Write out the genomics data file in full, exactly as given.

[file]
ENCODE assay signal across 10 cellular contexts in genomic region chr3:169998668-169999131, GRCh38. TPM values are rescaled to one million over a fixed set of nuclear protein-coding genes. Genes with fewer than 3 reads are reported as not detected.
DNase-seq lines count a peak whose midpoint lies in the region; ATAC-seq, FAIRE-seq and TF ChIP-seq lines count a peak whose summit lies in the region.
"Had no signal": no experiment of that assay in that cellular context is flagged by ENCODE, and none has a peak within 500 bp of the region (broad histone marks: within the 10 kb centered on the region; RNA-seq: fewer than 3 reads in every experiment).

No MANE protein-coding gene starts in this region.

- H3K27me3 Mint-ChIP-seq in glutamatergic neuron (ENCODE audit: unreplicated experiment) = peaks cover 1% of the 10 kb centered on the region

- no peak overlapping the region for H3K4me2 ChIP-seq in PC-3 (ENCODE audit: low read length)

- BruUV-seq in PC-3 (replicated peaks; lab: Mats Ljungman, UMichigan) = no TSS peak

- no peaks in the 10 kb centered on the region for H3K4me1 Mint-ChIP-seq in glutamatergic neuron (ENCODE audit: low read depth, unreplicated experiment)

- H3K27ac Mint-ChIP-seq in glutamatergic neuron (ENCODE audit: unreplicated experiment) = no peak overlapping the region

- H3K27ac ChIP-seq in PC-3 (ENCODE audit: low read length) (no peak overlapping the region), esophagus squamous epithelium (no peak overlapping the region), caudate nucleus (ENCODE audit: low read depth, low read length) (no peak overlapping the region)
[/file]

ENCODE assay signal across 10 cellular contexts in genomic region chr3:169998668-169999131, GRCh38. TPM values are rescaled to one million over a fixed set of nuclear protein-coding genes. Genes with fewer than 3 reads are reported as not detected.
DNase-seq lines count a peak whose midpoint lies in the region; ATAC-seq, FAIRE-seq and TF ChIP-seq lines count a peak whose summit lies in the region.
"Had no signal": no experiment of that assay in that cellular context is flagged by ENCODE, and none has a peak within 500 bp of the region (broad histone marks: within the 10 kb centered on the region; RNA-seq: fewer than 3 reads in every experiment).

No MANE protein-coding gene starts in this region.

- H3K27me3 Mint-ChIP-seq in glutamatergic neuron (ENCODE audit: unreplicated experiment) = peaks cover 1% of the 10 kb centered on the region

- no peak overlapping the region for H3K4me2 ChIP-seq in PC-3 (ENCODE audit: low read length)

- BruUV-seq in PC-3 (replicated peaks; lab: Mats Ljungman, UMichigan) = no TSS peak

- no peaks in the 10 kb centered on the region for H3K4me1 Mint-ChIP-seq in glutamatergic neuron (ENCODE audit: low read depth, unreplicated experiment)

- H3K27ac Mint-ChIP-seq in glutamatergic neuron (ENCODE audit: unreplicated experiment) = no peak overlapping the region

- H3K27ac ChIP-seq in PC-3 (ENCODE audit: low read length) (no peak overlapping the region), esophagus squamous epithelium (no peak overlapping the region), caudate nucleus (ENCODE audit: low read depth, low read length) (no peak overlapping the region)